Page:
By Mark Tague
It’s a once-in-a-lifetime-opportunity to be featured on one nationally-read magazine. However, what about being featured on two such publications?
Only Carmel could pull it off in less than two months.
With the September publication of Money Magazine’s top places to live in the U.S., Carmel took first for cities with a population more than 50,000. That was not the end of Carmel’s prominence, however, as last week the city was featured on the front page of USA Today.
The most recent recognition concerns the new designs taking place throughout the Arts and Design District.
“(The Money Magazine release) was a very exciting time at city hall,” Mayor Jim Brainard said. “A lot of people have contributed to making Carmel a wonderful place and getting this validation from an outside publication like this is important. It’s not a time to sit back on our laurels, but rather a time to use this to attract really great jobs.”
For a city with a population of 80,000 people, Brainard was thrilled with the Money Magazine distinction. Whether visible to the naked eye or not, those articles do more than report on the city; they also publicize the city for potential business ventures.
“I think it shows recognition of the things we have done in this community, that we are working, that we are on the right track,” Brainard said. “But we need to continue to do them better. The competition’s going to get tougher.”
The latest article is not purely coincidental.
“We are working with a consultant to try to get our name out to attract businesses here,” said Brainard. “It’s a part of our program to promote our city and increase our development efforts. We contacted USA Today and I met with a reporter initially outside of Washington, D.C. Then, the reporter visited Carmel a couple of weeks before the article appeared.”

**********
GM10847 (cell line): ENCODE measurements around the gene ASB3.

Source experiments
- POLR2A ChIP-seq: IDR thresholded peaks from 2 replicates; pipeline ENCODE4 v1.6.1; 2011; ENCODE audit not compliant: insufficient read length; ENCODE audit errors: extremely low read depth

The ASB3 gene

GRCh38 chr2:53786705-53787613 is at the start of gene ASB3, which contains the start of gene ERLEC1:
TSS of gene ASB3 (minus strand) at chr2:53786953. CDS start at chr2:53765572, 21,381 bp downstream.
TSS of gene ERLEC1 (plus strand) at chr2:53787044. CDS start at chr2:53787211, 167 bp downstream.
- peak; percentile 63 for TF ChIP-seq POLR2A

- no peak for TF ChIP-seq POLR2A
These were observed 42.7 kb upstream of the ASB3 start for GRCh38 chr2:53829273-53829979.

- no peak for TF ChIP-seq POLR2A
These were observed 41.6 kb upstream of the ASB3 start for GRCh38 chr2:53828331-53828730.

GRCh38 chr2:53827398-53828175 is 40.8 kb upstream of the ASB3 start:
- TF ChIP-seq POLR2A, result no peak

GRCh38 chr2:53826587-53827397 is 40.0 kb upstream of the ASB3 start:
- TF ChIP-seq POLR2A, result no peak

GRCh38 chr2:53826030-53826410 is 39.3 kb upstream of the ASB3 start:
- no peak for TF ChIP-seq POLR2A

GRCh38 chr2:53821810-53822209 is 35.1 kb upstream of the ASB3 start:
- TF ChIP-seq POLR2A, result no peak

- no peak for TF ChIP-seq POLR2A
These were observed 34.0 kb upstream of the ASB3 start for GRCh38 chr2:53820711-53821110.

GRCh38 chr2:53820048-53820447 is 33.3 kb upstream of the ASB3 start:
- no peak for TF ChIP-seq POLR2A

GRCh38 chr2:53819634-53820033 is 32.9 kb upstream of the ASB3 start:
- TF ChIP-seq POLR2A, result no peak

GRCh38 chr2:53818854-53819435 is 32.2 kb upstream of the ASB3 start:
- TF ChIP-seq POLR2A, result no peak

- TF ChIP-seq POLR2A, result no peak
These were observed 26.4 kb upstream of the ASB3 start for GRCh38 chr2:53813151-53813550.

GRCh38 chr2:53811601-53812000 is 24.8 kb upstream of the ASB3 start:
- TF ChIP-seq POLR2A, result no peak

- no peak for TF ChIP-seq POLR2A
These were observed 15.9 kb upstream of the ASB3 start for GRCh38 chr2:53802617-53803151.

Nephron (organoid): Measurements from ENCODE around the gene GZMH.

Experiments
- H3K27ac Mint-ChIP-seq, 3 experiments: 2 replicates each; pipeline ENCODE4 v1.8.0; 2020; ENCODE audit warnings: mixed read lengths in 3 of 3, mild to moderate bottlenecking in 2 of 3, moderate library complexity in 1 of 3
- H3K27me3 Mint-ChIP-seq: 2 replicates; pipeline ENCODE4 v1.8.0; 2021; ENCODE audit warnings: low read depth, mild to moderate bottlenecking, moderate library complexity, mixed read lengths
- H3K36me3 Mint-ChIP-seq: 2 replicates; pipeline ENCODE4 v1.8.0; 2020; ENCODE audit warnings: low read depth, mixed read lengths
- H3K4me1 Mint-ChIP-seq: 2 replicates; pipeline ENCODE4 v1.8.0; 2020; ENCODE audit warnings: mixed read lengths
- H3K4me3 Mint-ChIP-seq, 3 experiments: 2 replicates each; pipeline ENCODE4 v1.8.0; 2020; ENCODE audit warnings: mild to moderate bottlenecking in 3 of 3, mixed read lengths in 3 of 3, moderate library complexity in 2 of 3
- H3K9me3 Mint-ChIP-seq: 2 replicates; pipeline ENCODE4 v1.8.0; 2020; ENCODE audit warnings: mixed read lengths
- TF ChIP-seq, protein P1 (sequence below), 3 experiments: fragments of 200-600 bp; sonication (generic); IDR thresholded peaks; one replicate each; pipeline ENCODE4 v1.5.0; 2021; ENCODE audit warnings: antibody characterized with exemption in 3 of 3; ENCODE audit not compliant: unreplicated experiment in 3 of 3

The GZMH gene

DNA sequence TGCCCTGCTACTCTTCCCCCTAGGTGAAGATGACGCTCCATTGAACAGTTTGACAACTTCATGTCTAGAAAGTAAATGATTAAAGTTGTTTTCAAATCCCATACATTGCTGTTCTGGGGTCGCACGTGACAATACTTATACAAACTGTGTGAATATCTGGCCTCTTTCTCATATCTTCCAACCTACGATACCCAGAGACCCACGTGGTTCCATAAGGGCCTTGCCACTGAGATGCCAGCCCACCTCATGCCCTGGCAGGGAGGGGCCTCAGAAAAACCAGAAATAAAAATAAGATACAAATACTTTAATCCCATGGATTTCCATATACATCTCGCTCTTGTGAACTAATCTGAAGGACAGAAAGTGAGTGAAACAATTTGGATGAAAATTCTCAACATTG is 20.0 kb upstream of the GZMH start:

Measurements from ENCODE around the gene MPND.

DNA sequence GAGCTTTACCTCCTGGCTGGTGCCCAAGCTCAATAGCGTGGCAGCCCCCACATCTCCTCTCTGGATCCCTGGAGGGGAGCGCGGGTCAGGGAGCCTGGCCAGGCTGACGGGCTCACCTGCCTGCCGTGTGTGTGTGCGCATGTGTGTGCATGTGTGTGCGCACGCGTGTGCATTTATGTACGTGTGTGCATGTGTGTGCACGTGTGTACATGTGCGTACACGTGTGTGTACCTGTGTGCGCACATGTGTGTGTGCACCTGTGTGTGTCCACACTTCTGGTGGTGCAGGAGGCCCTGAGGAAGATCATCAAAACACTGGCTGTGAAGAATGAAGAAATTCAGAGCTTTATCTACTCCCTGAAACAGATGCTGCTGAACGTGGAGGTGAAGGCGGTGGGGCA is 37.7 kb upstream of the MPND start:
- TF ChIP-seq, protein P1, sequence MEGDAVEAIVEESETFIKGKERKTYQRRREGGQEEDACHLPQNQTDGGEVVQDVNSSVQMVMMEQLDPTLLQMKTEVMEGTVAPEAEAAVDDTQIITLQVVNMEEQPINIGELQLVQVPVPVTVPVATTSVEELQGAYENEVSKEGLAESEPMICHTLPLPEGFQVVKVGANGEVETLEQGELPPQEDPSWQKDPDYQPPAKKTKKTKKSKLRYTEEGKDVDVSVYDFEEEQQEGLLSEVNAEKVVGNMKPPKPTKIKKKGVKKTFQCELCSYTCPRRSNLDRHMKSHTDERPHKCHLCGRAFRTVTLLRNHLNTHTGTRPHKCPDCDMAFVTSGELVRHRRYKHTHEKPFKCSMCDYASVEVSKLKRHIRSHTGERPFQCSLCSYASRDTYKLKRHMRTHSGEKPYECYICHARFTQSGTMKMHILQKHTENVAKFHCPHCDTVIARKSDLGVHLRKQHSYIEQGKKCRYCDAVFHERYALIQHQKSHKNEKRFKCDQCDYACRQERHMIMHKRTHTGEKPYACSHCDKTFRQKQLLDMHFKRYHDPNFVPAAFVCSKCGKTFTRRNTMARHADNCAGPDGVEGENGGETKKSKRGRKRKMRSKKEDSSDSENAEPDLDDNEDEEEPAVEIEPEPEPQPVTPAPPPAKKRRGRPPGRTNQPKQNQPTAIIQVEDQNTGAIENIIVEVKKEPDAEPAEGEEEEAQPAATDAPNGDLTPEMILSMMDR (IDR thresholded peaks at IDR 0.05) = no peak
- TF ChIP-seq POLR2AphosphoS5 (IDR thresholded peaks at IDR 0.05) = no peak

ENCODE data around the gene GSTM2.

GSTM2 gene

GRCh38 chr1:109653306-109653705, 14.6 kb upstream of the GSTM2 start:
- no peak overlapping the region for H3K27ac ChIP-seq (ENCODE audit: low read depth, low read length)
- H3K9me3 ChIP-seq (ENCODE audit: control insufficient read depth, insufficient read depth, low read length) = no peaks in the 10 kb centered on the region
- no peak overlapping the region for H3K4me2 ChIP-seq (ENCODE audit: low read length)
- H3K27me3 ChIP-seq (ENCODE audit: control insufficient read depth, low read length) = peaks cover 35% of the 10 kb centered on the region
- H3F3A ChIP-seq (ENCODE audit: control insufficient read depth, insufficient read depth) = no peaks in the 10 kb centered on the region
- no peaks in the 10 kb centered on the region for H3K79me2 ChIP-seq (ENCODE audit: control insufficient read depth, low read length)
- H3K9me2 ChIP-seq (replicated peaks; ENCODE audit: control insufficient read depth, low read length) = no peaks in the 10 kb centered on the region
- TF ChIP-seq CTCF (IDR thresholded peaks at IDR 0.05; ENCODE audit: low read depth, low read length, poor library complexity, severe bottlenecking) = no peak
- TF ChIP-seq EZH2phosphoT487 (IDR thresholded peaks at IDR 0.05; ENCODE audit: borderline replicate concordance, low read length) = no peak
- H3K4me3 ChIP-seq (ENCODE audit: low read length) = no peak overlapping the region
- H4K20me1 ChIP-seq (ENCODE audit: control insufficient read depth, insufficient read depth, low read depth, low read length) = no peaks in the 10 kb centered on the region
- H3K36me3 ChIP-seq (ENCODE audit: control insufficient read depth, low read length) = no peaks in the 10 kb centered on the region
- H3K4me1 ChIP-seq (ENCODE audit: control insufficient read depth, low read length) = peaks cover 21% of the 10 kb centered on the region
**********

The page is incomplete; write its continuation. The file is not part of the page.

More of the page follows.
The city gained more popularity than expected from the piece; Carmel also received an official endorsement from two completely independent sources, both of which are shining a positive light on the city.
“It affects the city (because), it’s great, number one, for all the people who live here,” Brainard said. “It’s great for all the people that work in city government, our school system, the library and the other civic institutions in Carmel as well as businesses.”
After each story ran, Carmel received significant offers from potential city planners. Those relationships set between the city and those entities were not only for one event, though; they also work for the city now.
“Wonderful things happened,” Brainard said. “(When someone asks,) ‘Why should we pay attention to a small town in Indiana?’ I can whip out those articles and say, ‘This is why.’ It gives me a great tool to get Carmel on the map.”